Temporary tattoos, such as those applied to the skin with a moistened wad of cotton, fade several days after application. Most contain color additives approved for cosmetic use on the skin, according to EveryTattoo.com. However, the FDA has issued an import alert for several foreign-made temporary tattoos. In a similar action, the FDA has issued an import alert for henna intended for use on the skin. Henna is approved only for use as a hair dye, not for direct application to the skin. Also, henna typically produces a reddish brown tint, raising questions about what ingredients are added to produce the varieties of colors labeled as "henna," such as "black henna" and "blue henna."


Medication or other treatment may be needed if you develop an allergic reaction, infection or other skin problem, according to the Mayo Clinic. In some cases, the tattoo may need to be removed. Keep in mind that tattoo inks are classified as cosmetics, so they aren't regulated or approved by the Food and Drug Administration (FDA).  To make sure your tattoo will be applied safely, answer these questions:


--Who does the tattooing? Go to a reputable tattooing studio that employs only properly trained employees. Keep in mind that regulation requirements and licensing standards vary from state to state. Check with your city, county or state health department for information on local licensing and regulations.

--Does the tattoo artist wear gloves? Make sure the tattoo artist washes his or her hands and wears a fresh pair of protective gloves for each procedure.

--Does the tattoo artist use proper equipment? Make sure the tattoo artist removes a needle and tubes from sealed packages before your procedure begins. Any pigments, trays and containers should be unused as well.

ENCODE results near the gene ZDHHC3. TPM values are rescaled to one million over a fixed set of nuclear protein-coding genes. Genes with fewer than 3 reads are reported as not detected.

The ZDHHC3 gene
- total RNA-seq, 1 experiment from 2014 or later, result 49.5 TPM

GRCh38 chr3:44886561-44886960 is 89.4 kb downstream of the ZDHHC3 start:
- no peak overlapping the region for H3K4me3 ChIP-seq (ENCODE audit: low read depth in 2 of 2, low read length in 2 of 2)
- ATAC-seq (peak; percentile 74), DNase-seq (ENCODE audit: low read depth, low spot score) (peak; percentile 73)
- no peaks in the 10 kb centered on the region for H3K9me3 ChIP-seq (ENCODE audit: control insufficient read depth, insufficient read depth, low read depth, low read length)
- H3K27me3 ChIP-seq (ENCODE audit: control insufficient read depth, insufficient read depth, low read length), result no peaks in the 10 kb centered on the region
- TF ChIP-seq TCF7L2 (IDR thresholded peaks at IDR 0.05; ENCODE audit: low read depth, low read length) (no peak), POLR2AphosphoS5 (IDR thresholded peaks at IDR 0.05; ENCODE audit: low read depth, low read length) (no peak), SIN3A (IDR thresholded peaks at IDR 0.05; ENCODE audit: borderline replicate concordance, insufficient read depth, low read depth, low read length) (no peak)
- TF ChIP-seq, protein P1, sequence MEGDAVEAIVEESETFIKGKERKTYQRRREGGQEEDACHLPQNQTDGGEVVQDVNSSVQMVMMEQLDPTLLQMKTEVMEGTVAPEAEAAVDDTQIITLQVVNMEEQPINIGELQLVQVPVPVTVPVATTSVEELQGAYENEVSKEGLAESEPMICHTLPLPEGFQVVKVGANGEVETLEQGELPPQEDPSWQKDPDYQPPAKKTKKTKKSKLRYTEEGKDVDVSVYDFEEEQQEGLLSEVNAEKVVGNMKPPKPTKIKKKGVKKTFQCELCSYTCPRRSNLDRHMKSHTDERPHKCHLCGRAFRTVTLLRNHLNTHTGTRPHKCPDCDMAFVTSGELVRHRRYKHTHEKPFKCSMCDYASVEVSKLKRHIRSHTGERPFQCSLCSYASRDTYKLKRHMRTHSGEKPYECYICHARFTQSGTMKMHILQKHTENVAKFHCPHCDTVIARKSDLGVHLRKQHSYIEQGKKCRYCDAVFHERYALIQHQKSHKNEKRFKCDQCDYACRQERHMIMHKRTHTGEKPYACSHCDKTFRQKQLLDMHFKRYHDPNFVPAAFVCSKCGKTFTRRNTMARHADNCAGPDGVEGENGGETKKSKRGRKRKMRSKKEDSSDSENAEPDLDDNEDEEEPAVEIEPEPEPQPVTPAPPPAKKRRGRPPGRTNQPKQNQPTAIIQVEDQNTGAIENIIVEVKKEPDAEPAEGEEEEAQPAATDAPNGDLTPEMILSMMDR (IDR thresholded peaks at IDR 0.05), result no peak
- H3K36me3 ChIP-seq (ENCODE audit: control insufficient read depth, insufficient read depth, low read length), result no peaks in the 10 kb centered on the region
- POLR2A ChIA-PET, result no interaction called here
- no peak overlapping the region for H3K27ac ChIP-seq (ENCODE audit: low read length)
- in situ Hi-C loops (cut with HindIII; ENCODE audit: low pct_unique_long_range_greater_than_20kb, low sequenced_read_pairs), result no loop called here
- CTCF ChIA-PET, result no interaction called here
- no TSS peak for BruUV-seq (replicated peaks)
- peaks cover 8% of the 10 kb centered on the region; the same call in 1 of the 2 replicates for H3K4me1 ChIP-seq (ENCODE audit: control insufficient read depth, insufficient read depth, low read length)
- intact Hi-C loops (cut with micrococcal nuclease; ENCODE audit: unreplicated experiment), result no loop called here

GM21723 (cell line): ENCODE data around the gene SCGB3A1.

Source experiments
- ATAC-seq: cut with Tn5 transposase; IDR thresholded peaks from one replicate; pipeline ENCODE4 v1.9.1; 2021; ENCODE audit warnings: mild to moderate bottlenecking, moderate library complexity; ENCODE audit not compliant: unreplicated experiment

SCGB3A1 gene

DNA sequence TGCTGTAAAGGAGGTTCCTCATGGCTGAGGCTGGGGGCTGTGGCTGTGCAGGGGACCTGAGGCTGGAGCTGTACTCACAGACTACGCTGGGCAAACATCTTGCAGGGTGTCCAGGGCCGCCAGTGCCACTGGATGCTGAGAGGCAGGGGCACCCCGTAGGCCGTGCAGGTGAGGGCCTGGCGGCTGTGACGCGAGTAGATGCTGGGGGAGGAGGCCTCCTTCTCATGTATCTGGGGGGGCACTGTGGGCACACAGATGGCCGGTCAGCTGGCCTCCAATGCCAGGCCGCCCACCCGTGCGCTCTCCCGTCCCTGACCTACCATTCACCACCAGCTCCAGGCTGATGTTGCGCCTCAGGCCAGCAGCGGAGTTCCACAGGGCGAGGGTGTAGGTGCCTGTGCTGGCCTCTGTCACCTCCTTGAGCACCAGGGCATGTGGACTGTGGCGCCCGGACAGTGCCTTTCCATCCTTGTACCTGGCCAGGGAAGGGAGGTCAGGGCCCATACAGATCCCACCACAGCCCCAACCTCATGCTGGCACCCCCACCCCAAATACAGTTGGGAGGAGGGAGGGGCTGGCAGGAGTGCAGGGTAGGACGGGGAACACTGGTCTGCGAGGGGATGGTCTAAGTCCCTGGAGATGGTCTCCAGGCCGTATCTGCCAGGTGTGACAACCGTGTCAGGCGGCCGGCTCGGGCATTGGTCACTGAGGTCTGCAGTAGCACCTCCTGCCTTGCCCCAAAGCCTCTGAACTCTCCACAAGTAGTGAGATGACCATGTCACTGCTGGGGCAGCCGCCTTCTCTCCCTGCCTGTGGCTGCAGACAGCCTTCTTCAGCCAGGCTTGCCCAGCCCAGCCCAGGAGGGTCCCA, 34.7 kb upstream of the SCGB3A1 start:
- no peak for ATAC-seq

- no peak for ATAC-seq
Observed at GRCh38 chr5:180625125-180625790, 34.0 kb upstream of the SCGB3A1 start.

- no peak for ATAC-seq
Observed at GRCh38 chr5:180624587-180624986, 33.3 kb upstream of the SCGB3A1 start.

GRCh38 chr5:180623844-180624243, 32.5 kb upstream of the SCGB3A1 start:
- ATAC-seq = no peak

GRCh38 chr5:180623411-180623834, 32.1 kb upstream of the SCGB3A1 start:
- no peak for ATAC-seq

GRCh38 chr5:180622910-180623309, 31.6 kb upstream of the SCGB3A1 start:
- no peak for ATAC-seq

--Does the tattoo artist sterilize nondisposable equipment? Make sure the tattoo artist uses a heat sterilization machine (autoclave) to sterilize all nondisposable equipment after each customer. Instruments and supplies that can't be sterilized with an autoclave — including drawer handles, tables and sinks — should be disinfected with a commercial disinfectant or bleach solution after each use.

Also ask yourself whether you truly want to invest in permanent body art. Choose the location of the tattoo carefully. Don't get a tattoo if you're under the influence of alcohol or drugs or worry that you might regret the tattoo later.  How you care for your new tattoo depends on the type and extent of work done, according to the Mayo Clinic. Typically, however, you'll need to:

--Remove the bandage after 24 hours. Apply an antibiotic ointment to the tattooed skin while it's healing.
--Keep the tattooed skin clean. Use plain soap and water and a gentle touch. Pat — don't rub — the area dry.
--Use moisturizer. Apply a mild moisturizer to the tattooed skin several times a day.
--Avoid sun exposure. Keep the tattooed area out of the sun for at least a few weeks.
--Choose clothing carefully. Don't wear anything that would stick to the tattoo.
--Allow up to 2 weeks for healing. Don't pick at any scabs, which increases the risk of infection and can damage the design and cause scarring.

If you think your tattoo may be infected or you're concerned that your tattoo isn't healing properly, contact your doctor. If you're interested in tattoo removal, ask your dermatologist about laser surgery or other options for tattoo removal. REMEMBER, a tattoo that you think may be cool could cause long term damage to your skin and complicate your health. Don't make the decision lightly, but consider all the options before you go under the needle.

Until next time. Let me know what you think.